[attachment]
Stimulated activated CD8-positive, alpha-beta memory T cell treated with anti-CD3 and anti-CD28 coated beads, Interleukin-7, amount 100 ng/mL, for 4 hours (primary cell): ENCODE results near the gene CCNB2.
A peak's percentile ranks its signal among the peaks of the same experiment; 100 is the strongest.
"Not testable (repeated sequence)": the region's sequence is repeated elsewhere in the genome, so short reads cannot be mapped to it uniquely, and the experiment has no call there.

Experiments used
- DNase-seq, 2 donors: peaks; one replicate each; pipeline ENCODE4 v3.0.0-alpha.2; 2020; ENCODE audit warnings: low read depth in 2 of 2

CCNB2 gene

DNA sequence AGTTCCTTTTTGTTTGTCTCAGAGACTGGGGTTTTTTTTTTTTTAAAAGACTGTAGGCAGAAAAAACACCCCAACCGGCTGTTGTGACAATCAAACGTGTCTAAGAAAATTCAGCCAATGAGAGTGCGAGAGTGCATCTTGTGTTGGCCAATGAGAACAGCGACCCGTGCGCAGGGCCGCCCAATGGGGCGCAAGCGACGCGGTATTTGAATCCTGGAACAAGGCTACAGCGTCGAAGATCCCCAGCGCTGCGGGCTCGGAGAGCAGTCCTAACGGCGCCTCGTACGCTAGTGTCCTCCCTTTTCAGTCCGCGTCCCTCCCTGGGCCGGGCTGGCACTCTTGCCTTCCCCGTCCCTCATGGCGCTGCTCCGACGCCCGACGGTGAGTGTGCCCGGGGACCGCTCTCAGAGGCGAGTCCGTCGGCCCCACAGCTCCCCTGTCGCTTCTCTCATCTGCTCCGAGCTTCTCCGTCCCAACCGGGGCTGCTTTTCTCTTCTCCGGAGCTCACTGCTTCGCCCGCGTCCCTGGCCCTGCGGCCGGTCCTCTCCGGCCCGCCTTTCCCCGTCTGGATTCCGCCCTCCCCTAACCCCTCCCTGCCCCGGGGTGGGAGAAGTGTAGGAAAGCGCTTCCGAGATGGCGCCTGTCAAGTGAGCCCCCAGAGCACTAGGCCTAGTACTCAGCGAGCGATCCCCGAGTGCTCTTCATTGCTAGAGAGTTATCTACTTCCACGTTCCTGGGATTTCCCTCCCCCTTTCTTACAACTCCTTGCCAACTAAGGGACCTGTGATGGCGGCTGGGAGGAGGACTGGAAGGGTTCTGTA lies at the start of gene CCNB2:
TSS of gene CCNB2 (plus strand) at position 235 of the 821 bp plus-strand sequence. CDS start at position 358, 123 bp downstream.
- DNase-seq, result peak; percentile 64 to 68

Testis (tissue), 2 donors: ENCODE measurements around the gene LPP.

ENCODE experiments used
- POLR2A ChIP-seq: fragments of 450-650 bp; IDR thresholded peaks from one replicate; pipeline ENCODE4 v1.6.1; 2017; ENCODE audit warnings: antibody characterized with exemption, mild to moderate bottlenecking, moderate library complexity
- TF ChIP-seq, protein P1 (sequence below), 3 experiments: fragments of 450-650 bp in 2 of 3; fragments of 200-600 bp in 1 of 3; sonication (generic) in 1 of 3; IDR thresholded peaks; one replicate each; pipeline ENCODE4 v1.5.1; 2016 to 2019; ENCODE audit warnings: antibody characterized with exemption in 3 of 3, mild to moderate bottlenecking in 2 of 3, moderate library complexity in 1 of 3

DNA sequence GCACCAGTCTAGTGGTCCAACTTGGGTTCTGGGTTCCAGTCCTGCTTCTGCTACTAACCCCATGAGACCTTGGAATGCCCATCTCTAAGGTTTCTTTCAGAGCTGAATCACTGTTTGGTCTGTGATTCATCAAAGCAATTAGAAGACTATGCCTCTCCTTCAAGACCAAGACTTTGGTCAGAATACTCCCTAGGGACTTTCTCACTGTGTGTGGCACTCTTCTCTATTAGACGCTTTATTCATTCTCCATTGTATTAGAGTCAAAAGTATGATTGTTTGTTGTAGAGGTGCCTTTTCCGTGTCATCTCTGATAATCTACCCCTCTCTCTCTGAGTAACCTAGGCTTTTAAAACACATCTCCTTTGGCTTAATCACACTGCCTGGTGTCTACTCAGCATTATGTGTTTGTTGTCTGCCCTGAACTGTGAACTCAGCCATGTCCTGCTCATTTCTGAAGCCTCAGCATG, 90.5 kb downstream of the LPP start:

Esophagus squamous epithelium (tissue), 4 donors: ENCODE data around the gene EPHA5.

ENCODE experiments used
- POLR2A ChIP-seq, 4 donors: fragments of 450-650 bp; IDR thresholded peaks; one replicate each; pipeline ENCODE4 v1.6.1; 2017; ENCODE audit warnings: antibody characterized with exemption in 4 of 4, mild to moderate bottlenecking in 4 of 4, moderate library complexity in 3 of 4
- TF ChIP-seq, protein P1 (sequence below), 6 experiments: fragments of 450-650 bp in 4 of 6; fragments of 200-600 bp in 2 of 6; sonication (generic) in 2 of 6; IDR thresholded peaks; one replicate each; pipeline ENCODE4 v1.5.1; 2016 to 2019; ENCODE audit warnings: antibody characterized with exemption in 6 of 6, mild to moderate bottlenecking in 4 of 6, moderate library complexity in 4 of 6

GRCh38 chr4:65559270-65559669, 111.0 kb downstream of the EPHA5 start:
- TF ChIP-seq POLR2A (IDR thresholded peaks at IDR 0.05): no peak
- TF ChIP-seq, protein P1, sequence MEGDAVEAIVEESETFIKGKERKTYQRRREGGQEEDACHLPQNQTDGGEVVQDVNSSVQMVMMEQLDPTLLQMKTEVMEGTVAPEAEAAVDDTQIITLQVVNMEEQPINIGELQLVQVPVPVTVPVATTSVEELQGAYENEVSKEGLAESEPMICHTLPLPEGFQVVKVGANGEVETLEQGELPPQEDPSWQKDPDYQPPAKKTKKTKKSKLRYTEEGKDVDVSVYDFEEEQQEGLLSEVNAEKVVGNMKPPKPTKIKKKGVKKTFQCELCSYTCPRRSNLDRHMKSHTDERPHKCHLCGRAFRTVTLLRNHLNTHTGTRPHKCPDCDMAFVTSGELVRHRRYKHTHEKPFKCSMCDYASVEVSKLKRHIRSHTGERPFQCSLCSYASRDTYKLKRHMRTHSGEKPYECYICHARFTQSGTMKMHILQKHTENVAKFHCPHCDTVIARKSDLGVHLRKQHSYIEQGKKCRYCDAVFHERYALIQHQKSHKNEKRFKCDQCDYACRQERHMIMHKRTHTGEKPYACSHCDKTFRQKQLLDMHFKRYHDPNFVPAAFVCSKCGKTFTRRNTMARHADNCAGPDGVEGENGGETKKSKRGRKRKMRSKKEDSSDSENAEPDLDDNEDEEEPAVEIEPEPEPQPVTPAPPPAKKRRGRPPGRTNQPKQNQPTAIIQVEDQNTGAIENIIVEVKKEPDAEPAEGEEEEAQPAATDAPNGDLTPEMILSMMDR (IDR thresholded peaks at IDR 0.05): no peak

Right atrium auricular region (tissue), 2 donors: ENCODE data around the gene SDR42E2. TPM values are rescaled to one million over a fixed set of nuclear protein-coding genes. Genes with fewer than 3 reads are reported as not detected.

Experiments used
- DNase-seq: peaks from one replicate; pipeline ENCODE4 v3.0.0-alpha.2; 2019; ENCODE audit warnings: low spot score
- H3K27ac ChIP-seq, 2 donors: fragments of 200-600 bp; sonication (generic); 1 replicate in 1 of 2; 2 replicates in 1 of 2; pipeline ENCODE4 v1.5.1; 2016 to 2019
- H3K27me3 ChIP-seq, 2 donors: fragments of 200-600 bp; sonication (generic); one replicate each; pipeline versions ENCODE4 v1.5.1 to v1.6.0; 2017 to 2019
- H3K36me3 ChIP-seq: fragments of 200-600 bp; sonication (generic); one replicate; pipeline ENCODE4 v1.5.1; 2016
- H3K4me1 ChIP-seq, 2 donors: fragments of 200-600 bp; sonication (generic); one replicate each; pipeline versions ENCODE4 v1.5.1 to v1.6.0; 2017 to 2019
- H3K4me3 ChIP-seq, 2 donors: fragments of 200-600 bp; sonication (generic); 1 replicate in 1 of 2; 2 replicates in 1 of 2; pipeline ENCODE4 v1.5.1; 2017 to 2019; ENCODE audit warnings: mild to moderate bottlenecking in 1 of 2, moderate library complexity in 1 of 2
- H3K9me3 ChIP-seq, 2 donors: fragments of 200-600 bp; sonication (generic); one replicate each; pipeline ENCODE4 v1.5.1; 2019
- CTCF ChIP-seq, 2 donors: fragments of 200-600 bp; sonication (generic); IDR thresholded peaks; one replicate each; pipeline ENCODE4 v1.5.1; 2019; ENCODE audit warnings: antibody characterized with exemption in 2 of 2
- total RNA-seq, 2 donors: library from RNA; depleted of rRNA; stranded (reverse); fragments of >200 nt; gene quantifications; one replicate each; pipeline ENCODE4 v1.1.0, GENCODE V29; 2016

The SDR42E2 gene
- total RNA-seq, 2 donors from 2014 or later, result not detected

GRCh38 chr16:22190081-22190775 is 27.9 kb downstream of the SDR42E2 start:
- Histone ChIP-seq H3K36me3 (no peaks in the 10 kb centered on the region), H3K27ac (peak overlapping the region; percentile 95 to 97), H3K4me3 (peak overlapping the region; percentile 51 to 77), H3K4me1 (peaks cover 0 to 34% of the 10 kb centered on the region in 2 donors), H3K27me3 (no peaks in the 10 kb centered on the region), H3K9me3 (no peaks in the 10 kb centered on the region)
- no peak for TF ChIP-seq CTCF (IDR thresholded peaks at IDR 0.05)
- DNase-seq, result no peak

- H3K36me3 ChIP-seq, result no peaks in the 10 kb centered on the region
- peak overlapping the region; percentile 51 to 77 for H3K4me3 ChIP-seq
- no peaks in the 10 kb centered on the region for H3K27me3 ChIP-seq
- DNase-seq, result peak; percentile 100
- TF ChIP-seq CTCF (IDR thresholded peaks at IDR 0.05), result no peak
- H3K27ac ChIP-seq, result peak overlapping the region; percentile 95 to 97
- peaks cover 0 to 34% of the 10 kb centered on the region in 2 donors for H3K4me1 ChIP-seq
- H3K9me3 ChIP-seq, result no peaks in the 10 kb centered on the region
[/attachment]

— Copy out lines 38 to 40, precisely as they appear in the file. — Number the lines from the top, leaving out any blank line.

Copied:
- DNase-seq, result no peak

- H3K36me3 ChIP-seq, result no peaks in the 10 kb centered on the region
- peak overlapping the region; percentile 51 to 77 for H3K4me3 ChIP-seq